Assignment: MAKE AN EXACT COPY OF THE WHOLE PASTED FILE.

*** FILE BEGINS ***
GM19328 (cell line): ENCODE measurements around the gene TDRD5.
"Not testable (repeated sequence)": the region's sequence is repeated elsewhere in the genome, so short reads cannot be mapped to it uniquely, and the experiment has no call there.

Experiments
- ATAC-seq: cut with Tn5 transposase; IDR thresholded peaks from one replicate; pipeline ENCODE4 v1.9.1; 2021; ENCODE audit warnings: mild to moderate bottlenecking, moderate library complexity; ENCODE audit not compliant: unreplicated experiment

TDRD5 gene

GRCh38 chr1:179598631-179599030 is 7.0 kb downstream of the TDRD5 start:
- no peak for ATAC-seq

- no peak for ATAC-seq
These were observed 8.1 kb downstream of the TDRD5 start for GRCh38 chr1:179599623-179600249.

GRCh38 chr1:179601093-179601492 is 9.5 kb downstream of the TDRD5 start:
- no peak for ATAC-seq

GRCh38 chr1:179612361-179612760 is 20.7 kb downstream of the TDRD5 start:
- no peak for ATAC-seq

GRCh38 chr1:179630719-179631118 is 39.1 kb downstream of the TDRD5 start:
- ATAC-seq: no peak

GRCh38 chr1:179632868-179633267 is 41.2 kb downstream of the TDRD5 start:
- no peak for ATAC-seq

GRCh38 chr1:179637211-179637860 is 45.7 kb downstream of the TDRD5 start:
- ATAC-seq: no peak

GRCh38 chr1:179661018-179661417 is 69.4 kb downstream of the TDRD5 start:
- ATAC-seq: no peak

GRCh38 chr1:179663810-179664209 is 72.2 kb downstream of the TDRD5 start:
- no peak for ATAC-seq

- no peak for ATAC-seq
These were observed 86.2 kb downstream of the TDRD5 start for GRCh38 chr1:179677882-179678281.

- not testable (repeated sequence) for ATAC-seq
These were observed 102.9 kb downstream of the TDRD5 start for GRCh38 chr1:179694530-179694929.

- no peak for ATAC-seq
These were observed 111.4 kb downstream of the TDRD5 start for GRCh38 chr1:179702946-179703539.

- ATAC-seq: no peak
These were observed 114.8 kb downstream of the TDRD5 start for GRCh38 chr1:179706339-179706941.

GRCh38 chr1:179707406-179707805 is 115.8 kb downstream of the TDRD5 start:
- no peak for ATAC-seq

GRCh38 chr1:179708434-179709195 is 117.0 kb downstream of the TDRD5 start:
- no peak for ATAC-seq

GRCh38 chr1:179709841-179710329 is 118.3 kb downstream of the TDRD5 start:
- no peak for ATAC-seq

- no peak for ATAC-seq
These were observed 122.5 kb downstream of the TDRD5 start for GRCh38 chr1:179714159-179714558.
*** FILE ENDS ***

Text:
GM19328 (cell line): ENCODE measurements around the gene TDRD5.
"Not testable (repeated sequence)": the region's sequence is repeated elsewhere in the genome, so short reads cannot be mapped to it uniquely, and the experiment has no call there.

Experiments
- ATAC-seq: cut with Tn5 transposase; IDR thresholded peaks from one replicate; pipeline ENCODE4 v1.9.1; 2021; ENCODE audit warnings: mild to moderate bottlenecking, moderate library complexity; ENCODE audit not compliant: unreplicated experiment

TDRD5 gene

GRCh38 chr1:179598631-179599030 is 7.0 kb downstream of the TDRD5 start:
- no peak for ATAC-seq

- no peak for ATAC-seq
These were observed 8.1 kb downstream of the TDRD5 start for GRCh38 chr1:179599623-179600249.

GRCh38 chr1:179601093-179601492 is 9.5 kb downstream of the TDRD5 start:
- no peak for ATAC-seq

GRCh38 chr1:179612361-179612760 is 20.7 kb downstream of the TDRD5 start:
- no peak for ATAC-seq

GRCh38 chr1:179630719-179631118 is 39.1 kb downstream of the TDRD5 start:
- ATAC-seq: no peak

GRCh38 chr1:179632868-179633267 is 41.2 kb downstream of the TDRD5 start:
- no peak for ATAC-seq

GRCh38 chr1:179637211-179637860 is 45.7 kb downstream of the TDRD5 start:
- ATAC-seq: no peak

GRCh38 chr1:179661018-179661417 is 69.4 kb downstream of the TDRD5 start:
- ATAC-seq: no peak

GRCh38 chr1:179663810-179664209 is 72.2 kb downstream of the TDRD5 start:
- no peak for ATAC-seq

- no peak for ATAC-seq
These were observed 86.2 kb downstream of the TDRD5 start for GRCh38 chr1:179677882-179678281.

- not testable (repeated sequence) for ATAC-seq
These were observed 102.9 kb downstream of the TDRD5 start for GRCh38 chr1:179694530-179694929.

- no peak for ATAC-seq
These were observed 111.4 kb downstream of the TDRD5 start for GRCh38 chr1:179702946-179703539.

- ATAC-seq: no peak
These were observed 114.8 kb downstream of the TDRD5 start for GRCh38 chr1:179706339-179706941.

GRCh38 chr1:179707406-179707805 is 115.8 kb downstream of the TDRD5 start:
- no peak for ATAC-seq

GRCh38 chr1:179708434-179709195 is 117.0 kb downstream of the TDRD5 start:
- no peak for ATAC-seq

GRCh38 chr1:179709841-179710329 is 118.3 kb downstream of the TDRD5 start:
- no peak for ATAC-seq

- no peak for ATAC-seq
These were observed 122.5 kb downstream of the TDRD5 start for GRCh38 chr1:179714159-179714558.